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Jakarta Post

How embargo affects Qatar investment in Indonesia

Jakarta   /   Thu, June 22, 2017   /   11:08 am
How embargo affects Qatar investment in Indonesia The skyline of the modern and high-rising city of Doha in Qatar. (Shutterstock/File)

The current crisis in the Middle East following the cut in diplomatic relations between Qatar and Arab countries including Saudi Arabia, Egypt, Bahrain, Yemen, United Arab Emirates, Libya and even the Maldives have become the talks of the world leaders.

The nine countries accused Qatar of assisting terrorist organization and having too close relations with Iran.

The embargo imposed on Qatar has raised concerns about the country's economic condition and its impact on other countries. Qatar is a small but rich country, which according to IMF data, is the richest country in the world with per capita income of US$146,000, a quite high compared to Indonesia’s  per capita income which is only $10,700.

As a wealthy country, Qatar has a large amount of investments abroad including Indonesia. How will the embargo affect its Indonesia’s investments if it lasts for a long time?

This article will discuss the impact on Qatar's investment and the financial system stability in Indonesia, such as in financial institutions and, corporations and Indonesia’s migrant workers.

Starting from a financial institution, especially in banking. Qatar through its state-owned Qatar National Bank (QNB) controls a 82.59 percent stake in Bank QNB Indonesia. The acquisition was made in 2011.

Based on the published 2016 Annual Report, through bank grouping based on core capital, (Commercial Bank Bussiness Group - BUKU), QNB Indonesia is in the BUKU 2 group. It means with such a capital category,  QNB Indonesia is not allowed to have foreign capital participation exposure i.e. can only operate in Indonesia even though the bank can conduct business activities in rupiah and foreign currency.

The growth of QNB Indonesia's assets after being acquired by QNB was significant and even received an idAA rating with Stable" outlook from Pefindo. The share of credit owned by QNB Indonesia is still small at around 1 percent; this is also in line with its share of third party fund.

While regarding its interdependence with other banks, QNB Indonesia is quite active in the interbank money market and the majority of the role as the borrower. Although, the nominal is not too significant because the bank's capital is quite good.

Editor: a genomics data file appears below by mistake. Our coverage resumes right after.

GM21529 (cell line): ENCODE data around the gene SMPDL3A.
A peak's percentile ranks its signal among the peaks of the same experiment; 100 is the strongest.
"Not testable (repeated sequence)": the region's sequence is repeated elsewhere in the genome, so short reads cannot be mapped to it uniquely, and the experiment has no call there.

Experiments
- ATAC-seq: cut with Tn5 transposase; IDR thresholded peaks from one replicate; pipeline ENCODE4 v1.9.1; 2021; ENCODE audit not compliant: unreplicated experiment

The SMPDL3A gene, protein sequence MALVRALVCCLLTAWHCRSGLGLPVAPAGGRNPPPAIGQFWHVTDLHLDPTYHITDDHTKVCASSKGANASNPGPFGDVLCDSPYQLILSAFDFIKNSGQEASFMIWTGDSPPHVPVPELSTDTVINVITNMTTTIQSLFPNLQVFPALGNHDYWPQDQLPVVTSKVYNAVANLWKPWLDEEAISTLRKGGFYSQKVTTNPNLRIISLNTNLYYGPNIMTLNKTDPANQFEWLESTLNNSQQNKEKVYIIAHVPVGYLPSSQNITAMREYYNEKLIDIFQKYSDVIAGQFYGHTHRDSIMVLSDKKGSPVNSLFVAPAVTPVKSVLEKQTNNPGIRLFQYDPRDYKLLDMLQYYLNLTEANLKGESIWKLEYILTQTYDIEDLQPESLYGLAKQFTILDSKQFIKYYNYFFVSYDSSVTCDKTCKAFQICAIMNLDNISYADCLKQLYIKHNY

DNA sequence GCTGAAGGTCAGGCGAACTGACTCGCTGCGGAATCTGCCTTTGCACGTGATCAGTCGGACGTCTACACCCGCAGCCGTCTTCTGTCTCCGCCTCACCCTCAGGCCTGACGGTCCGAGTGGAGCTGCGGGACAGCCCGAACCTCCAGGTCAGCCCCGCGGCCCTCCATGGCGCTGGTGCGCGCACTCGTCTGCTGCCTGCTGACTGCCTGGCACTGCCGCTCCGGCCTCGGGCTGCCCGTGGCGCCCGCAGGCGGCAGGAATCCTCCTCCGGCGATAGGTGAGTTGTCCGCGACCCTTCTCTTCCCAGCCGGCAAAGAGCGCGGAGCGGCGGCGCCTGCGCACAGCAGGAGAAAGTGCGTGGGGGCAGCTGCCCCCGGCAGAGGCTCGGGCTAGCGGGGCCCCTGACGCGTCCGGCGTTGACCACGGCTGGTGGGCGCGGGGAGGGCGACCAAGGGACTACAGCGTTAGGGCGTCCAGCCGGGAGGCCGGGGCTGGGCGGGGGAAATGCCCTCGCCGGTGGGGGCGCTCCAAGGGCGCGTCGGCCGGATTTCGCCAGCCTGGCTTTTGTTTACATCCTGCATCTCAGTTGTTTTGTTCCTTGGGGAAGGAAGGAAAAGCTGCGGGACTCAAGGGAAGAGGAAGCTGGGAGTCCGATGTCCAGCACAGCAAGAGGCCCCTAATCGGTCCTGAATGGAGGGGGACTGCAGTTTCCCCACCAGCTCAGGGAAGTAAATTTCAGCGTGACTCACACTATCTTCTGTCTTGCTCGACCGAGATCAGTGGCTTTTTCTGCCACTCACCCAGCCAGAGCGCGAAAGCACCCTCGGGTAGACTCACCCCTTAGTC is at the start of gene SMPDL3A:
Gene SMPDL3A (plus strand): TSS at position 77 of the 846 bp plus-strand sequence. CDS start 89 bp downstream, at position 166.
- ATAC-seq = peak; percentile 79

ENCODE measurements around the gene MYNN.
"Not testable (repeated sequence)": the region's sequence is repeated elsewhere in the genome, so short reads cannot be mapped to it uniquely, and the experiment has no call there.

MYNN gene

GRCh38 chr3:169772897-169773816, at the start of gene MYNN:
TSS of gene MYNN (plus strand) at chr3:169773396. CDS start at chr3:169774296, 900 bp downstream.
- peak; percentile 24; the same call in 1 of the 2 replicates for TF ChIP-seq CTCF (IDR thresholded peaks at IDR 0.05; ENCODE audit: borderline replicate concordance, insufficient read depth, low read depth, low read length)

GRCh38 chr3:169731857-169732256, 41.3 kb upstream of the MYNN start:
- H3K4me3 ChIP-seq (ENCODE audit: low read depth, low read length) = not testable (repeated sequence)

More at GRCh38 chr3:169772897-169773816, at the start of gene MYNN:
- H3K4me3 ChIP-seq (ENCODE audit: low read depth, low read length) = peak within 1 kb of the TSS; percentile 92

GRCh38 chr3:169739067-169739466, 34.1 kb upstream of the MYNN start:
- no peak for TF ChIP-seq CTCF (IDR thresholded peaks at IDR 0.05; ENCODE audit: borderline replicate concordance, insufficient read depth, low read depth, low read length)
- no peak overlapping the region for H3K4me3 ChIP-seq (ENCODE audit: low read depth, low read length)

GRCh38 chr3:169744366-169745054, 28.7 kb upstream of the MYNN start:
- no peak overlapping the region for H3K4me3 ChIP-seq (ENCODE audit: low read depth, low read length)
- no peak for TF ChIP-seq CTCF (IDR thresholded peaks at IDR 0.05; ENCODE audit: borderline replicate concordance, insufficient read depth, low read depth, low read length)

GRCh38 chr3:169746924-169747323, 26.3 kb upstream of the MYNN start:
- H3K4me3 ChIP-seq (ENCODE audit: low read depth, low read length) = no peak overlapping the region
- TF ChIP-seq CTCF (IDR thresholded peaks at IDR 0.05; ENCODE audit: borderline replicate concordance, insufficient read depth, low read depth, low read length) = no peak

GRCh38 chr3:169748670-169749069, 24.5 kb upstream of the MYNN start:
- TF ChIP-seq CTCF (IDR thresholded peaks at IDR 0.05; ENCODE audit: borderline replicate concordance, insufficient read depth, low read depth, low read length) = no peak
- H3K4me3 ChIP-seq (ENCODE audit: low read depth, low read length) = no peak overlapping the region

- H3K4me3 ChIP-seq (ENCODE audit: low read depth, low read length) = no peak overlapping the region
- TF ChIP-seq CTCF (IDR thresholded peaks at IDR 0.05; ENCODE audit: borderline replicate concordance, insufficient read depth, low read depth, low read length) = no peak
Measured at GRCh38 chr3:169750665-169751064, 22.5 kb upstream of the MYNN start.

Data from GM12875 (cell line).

Furthermore, from the corporate aspect, Qatar is investing in one of Indonesia's largest cellular providers.  Qatar telecommunication company Ooredoo (formerly Qatar Telcom) is a majority shareholder of Indosat, with a 65 percent stake. The Indonesian government has a 14.3 percent stake and the public holding the remaining 20.7 percent). Based on the 2016 Financial Statements, Indosat, now called Indosat Ooredo, has short-term liabilities to banks around Rp 6 trillion, while long-term debt is around Rp 12.4 trillion. However, the ratio of debt to capital (DER) remains stable to 1.67 percent, meaning that so far the company has no problem in paying all its obligations.

Also, the ratio of capital returned to the owner of the parent is also small that is equal to 8.3 percent. So, this numbers means that the owner of the fund does want the sustainability of the company's business in the long run, not for short-term purposes only.

How the crisis will affect Indonesian migrant workers. According to the data of the Agency for the Placement and Protection of Indonesian Migrant Workers (BNP2TKI), in 2016 there are 1,355 Indonesian workers in Qatar. The number declined from 16,616 people in 2011. Remittances from migrant workers in Qatar in 2016 amounted to US$74.7 million. Compared to other Middle Eastern countries, the numbers is only below those in Saudi Arabia, UAE, and Jordan.  Foreign exchanges earned by migrant workers in Qatar have contributed substantially to the Indonesian financial system.

Reflecting on the data and facts, the embargo experienced by Qatar may not be too significant in influencing the stability of Indonesia's financial system. However, it remains to be wary of considering that if the problems facing Qatar continues, Indonesia could lose the potential for greater investment in the future.

Furthermore, if tensions in the Middle East continue to escalate may cause countries with economic relations with Qatar to be ostracized by Saudi Arabia, and other colleague's countries and this absolutely will bring significant impact on Indonesian financial system stability. Let's hope it does not happen.

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